- Allowing the current government to constrain its successor might be viewed as violating the basic principles of democracy. Yet, any government that undertakes irreversible long-term projects, or initiates policies that are hard to reverse, or incurs excessive public debt, also constrains the actions of future governments in various ways, despite fresh elections. It is well known, for instance, that governments that indulge in debt-making constrain their successors by forcing the latter to restrain public expenditures because of the inherited debt. Our proposal involves only a partial direct constraint, as the debt limit for the next government would merely be set for the first part of the term. Moreover, it would be the good behaviour of the present government that imposes limits on what its successor can do. Still, allowing a direct, constitutional constraint to be imposed on the current government by its predecessor is an entirely new way of assigning competences and responsibilities in a democracy – across a succession of office-holders. Such a concept requires that we broaden our notion of representative democracy, by recognising the fact that a current government already has various implicit ways of limiting what its elected successors can do.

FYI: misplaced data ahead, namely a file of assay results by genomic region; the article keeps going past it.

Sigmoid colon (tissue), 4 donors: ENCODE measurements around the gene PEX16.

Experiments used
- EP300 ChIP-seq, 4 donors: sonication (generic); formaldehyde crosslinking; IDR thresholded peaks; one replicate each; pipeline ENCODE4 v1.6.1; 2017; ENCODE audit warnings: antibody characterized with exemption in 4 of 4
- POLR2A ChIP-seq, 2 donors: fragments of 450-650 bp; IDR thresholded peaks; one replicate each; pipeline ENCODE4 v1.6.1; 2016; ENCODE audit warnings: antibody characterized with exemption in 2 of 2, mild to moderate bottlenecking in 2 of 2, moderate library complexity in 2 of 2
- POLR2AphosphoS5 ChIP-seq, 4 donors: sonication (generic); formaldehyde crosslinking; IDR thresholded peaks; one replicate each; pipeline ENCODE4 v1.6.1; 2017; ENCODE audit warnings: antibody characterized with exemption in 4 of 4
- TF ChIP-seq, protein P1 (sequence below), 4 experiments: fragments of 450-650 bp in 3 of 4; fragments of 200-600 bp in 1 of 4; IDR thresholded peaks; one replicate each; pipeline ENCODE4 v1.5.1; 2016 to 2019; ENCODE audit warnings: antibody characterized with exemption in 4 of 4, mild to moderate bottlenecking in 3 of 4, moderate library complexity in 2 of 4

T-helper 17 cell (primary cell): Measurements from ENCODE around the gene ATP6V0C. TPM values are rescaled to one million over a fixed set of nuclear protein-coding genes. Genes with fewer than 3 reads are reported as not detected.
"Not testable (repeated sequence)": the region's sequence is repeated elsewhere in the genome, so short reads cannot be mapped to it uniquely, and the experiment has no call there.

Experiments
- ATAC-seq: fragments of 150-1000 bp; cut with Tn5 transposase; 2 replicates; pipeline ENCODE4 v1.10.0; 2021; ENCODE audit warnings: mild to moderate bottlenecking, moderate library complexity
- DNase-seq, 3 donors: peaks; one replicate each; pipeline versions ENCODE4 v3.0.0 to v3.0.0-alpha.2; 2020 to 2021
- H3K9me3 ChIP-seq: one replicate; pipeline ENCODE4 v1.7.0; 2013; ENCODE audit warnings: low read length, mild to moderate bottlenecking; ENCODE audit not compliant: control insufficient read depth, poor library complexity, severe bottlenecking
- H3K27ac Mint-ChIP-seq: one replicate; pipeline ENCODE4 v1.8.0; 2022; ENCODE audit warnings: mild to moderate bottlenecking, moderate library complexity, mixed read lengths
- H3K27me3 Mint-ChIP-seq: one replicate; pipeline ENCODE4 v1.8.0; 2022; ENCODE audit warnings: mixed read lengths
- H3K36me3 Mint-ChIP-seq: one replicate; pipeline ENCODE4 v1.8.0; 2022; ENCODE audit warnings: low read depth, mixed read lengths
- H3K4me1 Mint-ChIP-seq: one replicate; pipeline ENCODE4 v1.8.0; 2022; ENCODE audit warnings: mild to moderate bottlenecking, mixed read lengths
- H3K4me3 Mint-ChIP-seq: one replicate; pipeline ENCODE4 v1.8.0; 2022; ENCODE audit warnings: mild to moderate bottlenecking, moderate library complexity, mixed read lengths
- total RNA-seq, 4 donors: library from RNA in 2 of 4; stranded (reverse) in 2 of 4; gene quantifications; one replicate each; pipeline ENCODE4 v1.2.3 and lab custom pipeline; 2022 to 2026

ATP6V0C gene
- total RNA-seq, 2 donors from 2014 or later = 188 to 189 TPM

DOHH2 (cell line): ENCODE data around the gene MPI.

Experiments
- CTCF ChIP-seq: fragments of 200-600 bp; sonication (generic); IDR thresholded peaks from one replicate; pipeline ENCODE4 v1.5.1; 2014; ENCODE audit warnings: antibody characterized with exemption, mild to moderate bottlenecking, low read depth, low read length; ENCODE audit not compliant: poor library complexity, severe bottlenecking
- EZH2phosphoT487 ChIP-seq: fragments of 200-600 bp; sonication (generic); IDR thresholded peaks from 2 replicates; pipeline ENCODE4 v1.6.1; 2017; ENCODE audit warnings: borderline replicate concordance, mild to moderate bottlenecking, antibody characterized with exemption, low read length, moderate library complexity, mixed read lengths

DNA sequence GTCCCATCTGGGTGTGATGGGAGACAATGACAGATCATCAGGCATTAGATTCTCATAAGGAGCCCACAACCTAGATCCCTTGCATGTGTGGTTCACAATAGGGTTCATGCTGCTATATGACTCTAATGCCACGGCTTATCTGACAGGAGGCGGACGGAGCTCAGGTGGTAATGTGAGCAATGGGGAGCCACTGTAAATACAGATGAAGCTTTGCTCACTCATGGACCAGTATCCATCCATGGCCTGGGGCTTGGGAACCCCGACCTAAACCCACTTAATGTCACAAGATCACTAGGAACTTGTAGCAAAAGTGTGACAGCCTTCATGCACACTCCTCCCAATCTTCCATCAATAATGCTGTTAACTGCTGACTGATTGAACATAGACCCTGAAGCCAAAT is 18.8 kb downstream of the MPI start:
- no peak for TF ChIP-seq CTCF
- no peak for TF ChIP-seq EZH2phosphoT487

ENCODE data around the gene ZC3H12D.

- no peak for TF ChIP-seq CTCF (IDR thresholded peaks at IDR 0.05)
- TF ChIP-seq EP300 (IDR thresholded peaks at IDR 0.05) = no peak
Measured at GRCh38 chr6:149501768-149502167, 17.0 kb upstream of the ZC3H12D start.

- Governments will certainly find ways to shift debt across time to weaken the impact of debt limits imposed by their predecessors. Still, our concept might map out a path to fiscal stability in a democracy.
We cannot, of course, address all the intricacies and consequences of our rule in this short column. Nevertheless, this first round of thinking suggests that our rule has all the attributes of an institutional innovation that calls for further rounds, followed by experimental trials in democratic decision-making.
Barro, J (1979), “On the Determination of the Public Debt”, Journal of Political Economy 87, pp. 940–971.
Battaglini, M (2011), “The Political Economy of Public Debt”, Annual Review of Economics 3, pp. 161–189.
Buchanan, J (2000), “Debt and Taxes”, in The Collected Works of James Buchanan, Vol. 14, Indianapolis, IN: Liberty Fund.
Buti, M and M Larch (2010), “The Commission Proposals for Stronger EU Economic Governance: A Comprehensive Response to the Lessons of the Great Recession ”, VoxEU.org, 14 October.
Cooley, T F and R Marimon (2011), “A Credible Commitment for the Eurozone ”, VoxEU.org, 20 July.
De Grauwe, P (2010), “Why a Tougher Stability and Growth Pact Is a Bad Idea ”, VoxEU.org, 4 October.
Drazen, A (2000), Political Economy in Macroeconomics, Princeton, NJ: Princeton University Press.
Fuest, C (2011), “Will the Reform of the Institutional Framework Restore Fiscal Stability in the Eurozone?”, CESifo Forum 12(2), pp. 34–39.
Gersbach, H (2013), “Government Debt-threshold Contracts”, Economic Inquiry, forthcoming. Article First Online DOI: 10.1111/ecin.12038.
Gersbach, H (2012), “Contractual Democracy”, Review of Law and Economics 8(3), pp. 823–851.